Fisker Automotive cuts more staff. Is this the end?

Fisker Automotive will lay off most of its staff, according to various media reports. Fisker faces an April 22 deadline for its next payment to the U.S. Department of Energy, but the company has virtually no income from ongoing operations because it hasn't built a single Karma electric car since last summer.

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    The Fisker automotive electric Atlantic sedan is seen during its unveiling ahead of the 2012 International Auto Show in New York.
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Newspapers keep in their files pre-written obituaries for people who are old, known to be ill, or famous.

We have a feeling we should start dusting off the one we wrote awhile back for Fisker Automotive, which laid off the bulk of its remaining employees this morning at 8 am Pacific time.

Numerous members of the media received notes earlier today from at least one Fisker employee noting that the layoffs were coming.

As further details leaked out, GigaOm reports that 160 employees were laid off, with just 53 remaining.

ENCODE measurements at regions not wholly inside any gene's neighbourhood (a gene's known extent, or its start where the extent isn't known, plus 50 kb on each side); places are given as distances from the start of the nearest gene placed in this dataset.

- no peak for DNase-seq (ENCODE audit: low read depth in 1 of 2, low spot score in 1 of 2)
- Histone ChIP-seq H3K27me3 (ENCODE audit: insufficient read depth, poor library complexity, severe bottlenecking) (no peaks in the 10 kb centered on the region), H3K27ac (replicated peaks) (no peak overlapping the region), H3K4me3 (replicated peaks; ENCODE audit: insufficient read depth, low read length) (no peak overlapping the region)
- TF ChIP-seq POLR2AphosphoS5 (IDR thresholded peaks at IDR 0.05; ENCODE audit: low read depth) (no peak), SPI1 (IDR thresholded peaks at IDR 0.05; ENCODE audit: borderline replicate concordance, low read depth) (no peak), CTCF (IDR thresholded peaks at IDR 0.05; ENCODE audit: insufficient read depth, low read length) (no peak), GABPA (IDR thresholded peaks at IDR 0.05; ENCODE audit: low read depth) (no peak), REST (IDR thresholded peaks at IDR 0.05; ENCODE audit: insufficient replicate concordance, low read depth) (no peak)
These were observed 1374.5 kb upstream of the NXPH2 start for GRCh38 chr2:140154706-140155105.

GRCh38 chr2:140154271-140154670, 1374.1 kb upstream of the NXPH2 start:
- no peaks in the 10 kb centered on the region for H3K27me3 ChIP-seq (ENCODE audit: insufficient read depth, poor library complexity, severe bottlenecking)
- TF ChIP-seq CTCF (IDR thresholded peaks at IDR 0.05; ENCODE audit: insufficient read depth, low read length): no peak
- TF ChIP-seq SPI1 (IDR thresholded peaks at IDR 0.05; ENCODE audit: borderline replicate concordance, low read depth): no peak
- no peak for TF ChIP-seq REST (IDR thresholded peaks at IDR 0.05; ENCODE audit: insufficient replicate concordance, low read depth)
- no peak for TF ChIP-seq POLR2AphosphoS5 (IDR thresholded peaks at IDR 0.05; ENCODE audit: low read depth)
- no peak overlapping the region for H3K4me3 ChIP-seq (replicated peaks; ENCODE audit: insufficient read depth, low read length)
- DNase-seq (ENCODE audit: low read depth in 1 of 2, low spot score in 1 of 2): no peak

A week ago yesterday, the Wall Street Journalreported that Fisker had "hired restructuring lawyers at Kirkland & Ellis LLP," to help it prepare for a possible bankruptcy filing. 

That came shortly after Fisker put its entire U.S. staff on a week-long "temporary" furlough to conserve cash.

The moves followed the collapse of negotiations between Fisker executives and two potential Chinese investors, the state-owned Dongfeng Motor Group and the Zhejiang Geely group (which owns Volvo).

Insiders later told reporters  that Fisker's plans had simply been too risky for either potential savior.

In part, the challenge lies with the $192 million in low-interest loans Fisker received from the U.S. Department of Energy before the DoE froze disbursements in 2011 because Fisker had missed numerous deadlines for production of its Karma range-extended electric luxury sedan.

The DoE had originally awarded Fisker $529 million in loans in September 2009.

Fisker faces an April 22 deadline for its next payment to the U.S. Department of Energy, but the company has virtually no income from ongoing operations because it hasn't built a single Karma since last summer,

Tony Posawatz, its current CEO, was hired last August, replacing former Chrysler co-CEO Tom Lasorda, who had spent only seven months in the job.

We'll keep you posted on further Fisker developments.

Meanwhile, we're going to revisit that obituary. Just in case.

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